CD Reviews

Eclipse, We Must Become the Pitiless Censors of Ourselves and Wayward Fire


Journey Eclipse (Nomota)

No less than the greatest of ’80s power-ballad bands, Journey, is down to self-releasing albums (Nomota is guitarist Neal Schon’s label) exclusively via Wal-Mart, which should tell you something about the messed-up state of the music industry. That’s OK, because the 12 tracks here make for ideal background patter during your next visit to a giant warehouse filled with Chinese-manufactured crap. To their credit, the musicians comprising Journey (still minus Steve Perry, whose replacement again is Filipino singer Arnel Pineda) don’t even attempt to recapture soft-rock majesty. Instead, Eclipse is a safe record, with touches of metal and prog to shore up the band’s audience in Europe, where heavy music remains popular. Sure, songs such as the driving “Ritual” and the arty Hendrix homage of “To Whom It May Concern” resemble some of the edgier, synth-fueled moments on 1983’s Frontiers. But overall Eclipse is an overindulgent, ultra-glossy, meant-for-the-masses monster that fails to eclipse classic Perry and Co. ★☆☆☆☆


John Maus We Must Become the Pitiless Censors of Ourselves (Ribbon)

I don’t need to meet or watch a YouTube interview of 31-year-old Austin, Minn., composer and philosopher John Maus to know he’s nuts. Like peer Ariel Pink, Maus is so unwavering in his determination to push electropop to its breaking point that the results sound like brilliant madness. Context is everything, and unless you’re aware of the fact that this music is constructed by a highly intelligent, very sensitive person, you’d mistake Maus’ third full-length for a karaoke tape boosted from a teen goth club in dour old England. The Human League and Joy Division provide the foundation, which is evident in songs such as the melancholy, synth-cascading “Streetlight,” akin to a morsel of bright candy pulsing in the darkest alley, and “Quantum Leap,” its moody bass guitar underscored by gauzy vocals transplanted from someone’s psychedelic nightmare. Indeed, Pitiless Censors lingers like a dreamy new wave flashback that can’t be explained. It simply must be felt. ★★★☆☆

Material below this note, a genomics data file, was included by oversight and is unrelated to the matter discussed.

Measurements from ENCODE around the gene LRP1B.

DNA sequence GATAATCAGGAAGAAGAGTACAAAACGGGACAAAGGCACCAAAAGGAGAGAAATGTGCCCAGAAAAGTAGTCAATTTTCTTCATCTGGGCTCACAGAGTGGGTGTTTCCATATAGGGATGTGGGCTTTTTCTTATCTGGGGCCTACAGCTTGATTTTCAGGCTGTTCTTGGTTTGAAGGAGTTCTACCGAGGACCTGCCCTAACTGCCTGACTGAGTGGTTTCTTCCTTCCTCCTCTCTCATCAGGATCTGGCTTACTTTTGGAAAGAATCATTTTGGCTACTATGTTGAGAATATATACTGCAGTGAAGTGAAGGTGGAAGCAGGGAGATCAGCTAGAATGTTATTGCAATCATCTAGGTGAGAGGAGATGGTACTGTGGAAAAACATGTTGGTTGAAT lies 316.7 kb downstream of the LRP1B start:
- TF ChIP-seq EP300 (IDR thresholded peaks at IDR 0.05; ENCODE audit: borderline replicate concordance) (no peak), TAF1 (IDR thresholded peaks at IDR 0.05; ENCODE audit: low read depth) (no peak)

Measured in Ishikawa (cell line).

The Chain Gang of 1974 Wayward Fire (Modern Art)

You have to respect a musician who cites as his most profound musical experience the final scene of Real Genius, when Tears for Fears’ “Everybody Wants to Rule the World” starts blasting. Or maybe singer/multi-instrumentalist Kamtin Mohager should be reproached for copping the vibe of so many Reagan-era artists. The epic rock anthem “Taste of Heaven” sounds like its title suggests—the sexy bastard child of the Psychedelic Furs and The Cure. The dirty-ass, keyboard-kissed funk of “Devil Is a Lady,” meanwhile, will have you sifting through your vinyl in search of Purple Rain and wondering why the album is missing this incredible tune. The effortless disco pop of “Matter of Time,” on the other hand, smacks of a credits-rollin’ song from a forgotten John Hughes flick. Sure, striving for the magic allure of an ’80s teen-comedy soundtrack seems dodgy, but no one does it better than The Chain Gang of 1974. Wayward Fire burns with singular, if strangely retro, intensity. ★★★☆☆

Suggested Next Read

Too Cruel for School

Movie Review

Too Cruel for School

When I told my husband that I was going to see Bad Teacher, he paused for a moment and then said, knowing my love of wordplay, “The title of your take-down will write itself!” And while it is true that I love it when movies unwittingly review themselves, the presence of the word “bad” in the title isn’t always a giveaway. Breaking Bad, for instance, is a really good show. The Bad Seed is a classic. Even Bad Boys, the 1995 Will Smith-Martin Lawrence cop caper, has its charms. That said, Bad Teacher is pretty bad.



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